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Count values in a query

I have a query in which I query ten tables for cross reference information.

Each table has
Item_nr
Vendor_item_nr
Price

My master table has
Item_nr
30 other fields

My query selects Vendor_item_nr from each table where Item_Nr=tbl_master!item_nr

My results
Item_nr, tbl_1!Vendor_item_nr, tbl_2!Vendor_item_nr, tbl_3!Vendor_item_nr...ect

How can I count the number of Vendor_item_nr results returned for each Item_nr?
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MCaliebe
Asked:
MCaliebe
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2 Solutions
 
jerryb30Commented:
SELECT master.item_nr, table1.vendor_item_nr, "table1" AS Source
FROM master INNER JOIN table1 ON master.item_nr = table1.item_nr
union all
SELECT master.item_nr, table2.vendor_item_nr, "table2" AS Source
FROM master INNER JOIN table2 ON master.item_nr = table2.item_nr
union all
SELECT master.item_nr, table3.vendor_item_nr, "table3" AS Source
FROM master INNER JOIN table3 ON master.item_nr = table3.item_nr

etc

Then:
Select Item_nr, count(vendor_item_nr) from yourQuery
group by item_nr
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Dale FyeCommented:
You need to  get rid of the 10 separate (Vendor) tables and normalize that data into a single table with fields:

VendorID
Item_nr
Vendor_item_nr
Price

With that type of a structure, you simply count the number of VendorID values for each Item_Nr.

You could accomplish the same thing with a normalizing query, but having separate tables for each vendor makes the entire database application far more complex than it needs to by.
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jerryb30Commented:
Meant to say: Create a union query, and use as source of count query.
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MCaliebeAuthor Commented:
I was given each vendor as it's own spread sheet.  I admit I thought about putting them all together, however not all the vendors use a unique vendor_item_nr so I could have 3 vendors with unique Vendor_item_nr and 3 using the same. I needed to keep each record identified back to the vendor as well.  Some vendors have multiple prices as well.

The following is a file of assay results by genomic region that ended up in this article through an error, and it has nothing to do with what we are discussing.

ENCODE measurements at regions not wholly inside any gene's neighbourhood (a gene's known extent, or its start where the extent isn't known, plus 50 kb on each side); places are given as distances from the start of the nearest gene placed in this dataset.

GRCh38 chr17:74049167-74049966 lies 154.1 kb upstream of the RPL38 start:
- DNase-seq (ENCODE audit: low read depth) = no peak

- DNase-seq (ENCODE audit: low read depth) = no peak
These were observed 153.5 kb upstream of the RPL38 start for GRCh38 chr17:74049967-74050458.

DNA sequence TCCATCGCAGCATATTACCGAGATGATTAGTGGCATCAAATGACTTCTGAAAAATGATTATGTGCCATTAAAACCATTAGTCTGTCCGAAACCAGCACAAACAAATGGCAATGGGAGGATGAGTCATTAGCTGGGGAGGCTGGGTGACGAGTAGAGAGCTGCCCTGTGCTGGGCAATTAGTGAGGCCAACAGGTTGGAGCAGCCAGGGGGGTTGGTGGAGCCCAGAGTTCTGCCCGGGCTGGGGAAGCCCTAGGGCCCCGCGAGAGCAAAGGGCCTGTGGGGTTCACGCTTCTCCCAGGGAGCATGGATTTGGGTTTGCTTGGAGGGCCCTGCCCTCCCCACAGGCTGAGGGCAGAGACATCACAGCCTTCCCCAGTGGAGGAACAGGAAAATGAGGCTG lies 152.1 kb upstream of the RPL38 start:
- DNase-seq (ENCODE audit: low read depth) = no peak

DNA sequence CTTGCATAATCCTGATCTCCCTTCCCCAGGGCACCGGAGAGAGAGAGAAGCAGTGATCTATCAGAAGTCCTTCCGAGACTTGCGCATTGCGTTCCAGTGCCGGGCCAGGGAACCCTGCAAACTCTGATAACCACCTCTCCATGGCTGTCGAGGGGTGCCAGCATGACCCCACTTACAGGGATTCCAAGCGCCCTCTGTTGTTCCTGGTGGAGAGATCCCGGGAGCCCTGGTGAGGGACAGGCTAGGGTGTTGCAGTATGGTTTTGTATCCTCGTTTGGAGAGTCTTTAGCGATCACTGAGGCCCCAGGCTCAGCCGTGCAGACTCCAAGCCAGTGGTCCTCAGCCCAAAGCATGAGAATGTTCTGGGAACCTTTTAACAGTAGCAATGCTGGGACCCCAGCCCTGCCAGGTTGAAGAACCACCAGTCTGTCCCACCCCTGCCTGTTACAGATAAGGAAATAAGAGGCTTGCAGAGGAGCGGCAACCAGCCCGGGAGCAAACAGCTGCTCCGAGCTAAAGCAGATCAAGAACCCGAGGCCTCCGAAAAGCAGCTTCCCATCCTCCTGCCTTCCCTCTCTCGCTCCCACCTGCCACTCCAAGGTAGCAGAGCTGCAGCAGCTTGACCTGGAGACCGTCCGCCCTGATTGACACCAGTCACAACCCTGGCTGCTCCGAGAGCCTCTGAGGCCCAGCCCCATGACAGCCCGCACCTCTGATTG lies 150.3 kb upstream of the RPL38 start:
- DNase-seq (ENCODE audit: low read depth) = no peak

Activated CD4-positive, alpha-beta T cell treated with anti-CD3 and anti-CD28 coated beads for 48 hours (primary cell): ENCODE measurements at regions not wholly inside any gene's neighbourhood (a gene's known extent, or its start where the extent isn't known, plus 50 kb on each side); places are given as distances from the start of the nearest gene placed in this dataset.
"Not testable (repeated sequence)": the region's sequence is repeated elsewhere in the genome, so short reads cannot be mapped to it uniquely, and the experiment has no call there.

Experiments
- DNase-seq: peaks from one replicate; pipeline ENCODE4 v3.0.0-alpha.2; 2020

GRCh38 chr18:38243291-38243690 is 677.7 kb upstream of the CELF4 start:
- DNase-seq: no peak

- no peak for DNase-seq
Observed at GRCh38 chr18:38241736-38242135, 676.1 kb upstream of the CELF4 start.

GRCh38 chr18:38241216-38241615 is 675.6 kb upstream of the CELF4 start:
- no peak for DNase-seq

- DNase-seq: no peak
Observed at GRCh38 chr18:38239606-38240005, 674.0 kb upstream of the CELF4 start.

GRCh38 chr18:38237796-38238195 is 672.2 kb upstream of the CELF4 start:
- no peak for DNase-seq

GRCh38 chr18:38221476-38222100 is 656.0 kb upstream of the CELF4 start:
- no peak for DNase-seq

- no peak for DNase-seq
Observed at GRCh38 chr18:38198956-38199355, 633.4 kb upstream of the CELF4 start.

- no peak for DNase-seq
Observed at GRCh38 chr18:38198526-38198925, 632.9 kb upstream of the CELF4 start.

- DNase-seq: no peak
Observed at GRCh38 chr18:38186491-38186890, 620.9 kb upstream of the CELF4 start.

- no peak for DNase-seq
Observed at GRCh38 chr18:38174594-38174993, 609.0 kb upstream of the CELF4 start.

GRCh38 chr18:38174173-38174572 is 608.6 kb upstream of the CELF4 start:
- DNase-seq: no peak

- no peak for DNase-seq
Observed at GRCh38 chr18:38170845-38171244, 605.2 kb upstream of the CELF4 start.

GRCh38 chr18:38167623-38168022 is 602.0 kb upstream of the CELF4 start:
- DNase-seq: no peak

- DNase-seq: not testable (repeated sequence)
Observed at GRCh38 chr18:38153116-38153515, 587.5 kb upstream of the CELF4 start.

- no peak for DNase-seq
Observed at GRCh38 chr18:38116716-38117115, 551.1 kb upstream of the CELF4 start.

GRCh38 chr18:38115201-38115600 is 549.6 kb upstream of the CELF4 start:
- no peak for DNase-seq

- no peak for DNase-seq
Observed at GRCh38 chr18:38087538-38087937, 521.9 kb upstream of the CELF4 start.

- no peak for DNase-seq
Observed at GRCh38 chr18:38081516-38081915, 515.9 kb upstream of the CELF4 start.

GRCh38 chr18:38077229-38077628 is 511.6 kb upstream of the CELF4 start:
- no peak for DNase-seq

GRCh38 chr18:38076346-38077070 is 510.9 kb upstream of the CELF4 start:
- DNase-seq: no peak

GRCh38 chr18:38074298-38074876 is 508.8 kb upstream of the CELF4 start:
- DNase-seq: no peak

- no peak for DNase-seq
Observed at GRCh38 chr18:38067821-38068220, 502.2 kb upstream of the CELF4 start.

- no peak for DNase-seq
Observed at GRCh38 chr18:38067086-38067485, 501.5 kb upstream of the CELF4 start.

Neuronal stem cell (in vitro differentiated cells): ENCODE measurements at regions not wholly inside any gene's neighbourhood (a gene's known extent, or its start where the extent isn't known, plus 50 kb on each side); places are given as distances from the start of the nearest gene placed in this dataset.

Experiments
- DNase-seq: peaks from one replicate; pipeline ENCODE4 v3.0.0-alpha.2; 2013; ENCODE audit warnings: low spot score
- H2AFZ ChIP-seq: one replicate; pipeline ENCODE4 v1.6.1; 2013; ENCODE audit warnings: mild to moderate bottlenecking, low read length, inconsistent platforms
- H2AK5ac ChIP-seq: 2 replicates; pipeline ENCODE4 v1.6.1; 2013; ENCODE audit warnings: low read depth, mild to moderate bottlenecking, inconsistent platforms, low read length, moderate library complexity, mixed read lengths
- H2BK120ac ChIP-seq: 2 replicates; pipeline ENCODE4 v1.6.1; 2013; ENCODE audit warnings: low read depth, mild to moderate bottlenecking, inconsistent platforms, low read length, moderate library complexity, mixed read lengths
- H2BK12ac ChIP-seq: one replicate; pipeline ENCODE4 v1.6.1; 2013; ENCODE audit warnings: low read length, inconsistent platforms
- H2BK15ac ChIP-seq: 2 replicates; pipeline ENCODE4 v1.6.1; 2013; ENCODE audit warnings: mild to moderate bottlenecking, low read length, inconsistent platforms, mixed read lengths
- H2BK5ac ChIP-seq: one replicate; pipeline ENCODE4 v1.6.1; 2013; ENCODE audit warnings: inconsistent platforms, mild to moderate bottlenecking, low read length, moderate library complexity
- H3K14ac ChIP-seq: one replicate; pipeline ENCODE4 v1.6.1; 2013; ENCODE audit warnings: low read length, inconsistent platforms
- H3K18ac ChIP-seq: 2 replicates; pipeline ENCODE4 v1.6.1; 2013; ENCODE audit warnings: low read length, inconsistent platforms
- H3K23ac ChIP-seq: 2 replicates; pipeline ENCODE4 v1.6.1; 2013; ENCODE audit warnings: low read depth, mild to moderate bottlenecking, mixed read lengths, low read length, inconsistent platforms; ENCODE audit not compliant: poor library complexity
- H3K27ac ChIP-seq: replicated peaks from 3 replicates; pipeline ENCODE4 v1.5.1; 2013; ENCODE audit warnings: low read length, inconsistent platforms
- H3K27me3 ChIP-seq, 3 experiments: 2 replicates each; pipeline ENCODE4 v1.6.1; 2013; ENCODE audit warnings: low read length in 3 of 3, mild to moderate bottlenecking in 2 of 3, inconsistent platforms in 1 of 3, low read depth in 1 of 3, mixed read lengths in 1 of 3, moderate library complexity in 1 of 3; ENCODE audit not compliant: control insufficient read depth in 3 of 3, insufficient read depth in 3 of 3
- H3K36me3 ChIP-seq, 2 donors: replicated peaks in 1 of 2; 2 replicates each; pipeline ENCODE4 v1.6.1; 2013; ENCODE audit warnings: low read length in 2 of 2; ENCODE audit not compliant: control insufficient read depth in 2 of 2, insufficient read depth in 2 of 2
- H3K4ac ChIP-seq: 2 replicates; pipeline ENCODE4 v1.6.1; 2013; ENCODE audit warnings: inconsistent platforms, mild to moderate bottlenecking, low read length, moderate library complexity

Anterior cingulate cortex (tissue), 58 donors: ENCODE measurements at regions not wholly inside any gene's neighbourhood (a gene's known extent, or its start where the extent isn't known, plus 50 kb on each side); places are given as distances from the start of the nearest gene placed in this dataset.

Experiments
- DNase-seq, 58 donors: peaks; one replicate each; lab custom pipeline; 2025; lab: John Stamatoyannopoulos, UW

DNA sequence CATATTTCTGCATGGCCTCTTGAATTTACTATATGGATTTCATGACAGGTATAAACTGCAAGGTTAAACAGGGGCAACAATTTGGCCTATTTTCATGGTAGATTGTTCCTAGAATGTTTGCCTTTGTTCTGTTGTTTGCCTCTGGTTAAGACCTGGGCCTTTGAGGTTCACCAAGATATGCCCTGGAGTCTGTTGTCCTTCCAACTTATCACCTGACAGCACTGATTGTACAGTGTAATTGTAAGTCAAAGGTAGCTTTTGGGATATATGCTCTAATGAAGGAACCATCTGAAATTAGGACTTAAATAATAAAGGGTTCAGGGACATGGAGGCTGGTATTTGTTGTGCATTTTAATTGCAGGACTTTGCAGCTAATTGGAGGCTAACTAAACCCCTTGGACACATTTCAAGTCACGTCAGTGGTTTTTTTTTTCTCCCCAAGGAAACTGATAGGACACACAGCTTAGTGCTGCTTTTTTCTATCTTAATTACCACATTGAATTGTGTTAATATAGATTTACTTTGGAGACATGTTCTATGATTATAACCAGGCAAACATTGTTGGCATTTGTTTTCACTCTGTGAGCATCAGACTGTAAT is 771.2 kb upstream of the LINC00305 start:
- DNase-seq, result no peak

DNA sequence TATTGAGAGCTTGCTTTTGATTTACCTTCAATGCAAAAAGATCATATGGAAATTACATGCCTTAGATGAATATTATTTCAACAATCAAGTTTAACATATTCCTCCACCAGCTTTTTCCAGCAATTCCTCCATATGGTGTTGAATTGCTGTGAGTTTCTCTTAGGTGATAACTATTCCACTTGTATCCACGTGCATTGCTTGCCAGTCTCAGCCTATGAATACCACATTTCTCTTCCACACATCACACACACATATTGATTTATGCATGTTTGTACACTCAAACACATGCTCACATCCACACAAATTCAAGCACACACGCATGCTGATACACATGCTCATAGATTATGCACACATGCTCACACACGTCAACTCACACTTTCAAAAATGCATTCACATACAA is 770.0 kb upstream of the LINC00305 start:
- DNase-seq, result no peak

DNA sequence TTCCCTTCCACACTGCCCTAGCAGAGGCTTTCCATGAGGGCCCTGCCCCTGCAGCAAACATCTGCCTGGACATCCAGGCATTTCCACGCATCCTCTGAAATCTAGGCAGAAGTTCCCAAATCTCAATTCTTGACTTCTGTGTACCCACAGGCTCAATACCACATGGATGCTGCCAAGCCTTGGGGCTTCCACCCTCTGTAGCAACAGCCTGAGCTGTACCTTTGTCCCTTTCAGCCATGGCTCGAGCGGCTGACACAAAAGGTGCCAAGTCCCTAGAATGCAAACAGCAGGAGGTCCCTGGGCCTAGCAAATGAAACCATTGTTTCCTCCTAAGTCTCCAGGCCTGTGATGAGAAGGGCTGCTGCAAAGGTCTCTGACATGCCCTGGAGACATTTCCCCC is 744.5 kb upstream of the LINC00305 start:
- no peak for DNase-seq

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Dale FyeCommented:
A lot of vendors have multiple prices based on the way the items are packaged, so create a single table with:

VendorID
Item_nr    'I assume this is your item number
Vendor_item_nr
Pckg          'this might be 'each', 'Pack of 10', 'Pack of 100', 'Box of 500'  whatever
Price

and vendor prices will also change, so it is common to include an Effective Date (and possibly Thru Date) in tables like this so you can keep track of the effective date of a price and how long it is good for.
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MCaliebeAuthor Commented:
Although I'm certain Jerry's solution would work, I think the best solution for me is to do as fyed suggest and try to combine this data in a more data friendly format.  I'll probably have to ask this questions again, however at this time...I'll work with the data.
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Dale FyeCommented:
You can use Jerry's union query to get the data into a normalized format I recommended.  That is where you need to start.  Then create a Make-Table query from the union query to create the new normalized table.  As long as you don't delete the original 10 vendor tables, you can tweak that union query until you get the structure the way you want it.
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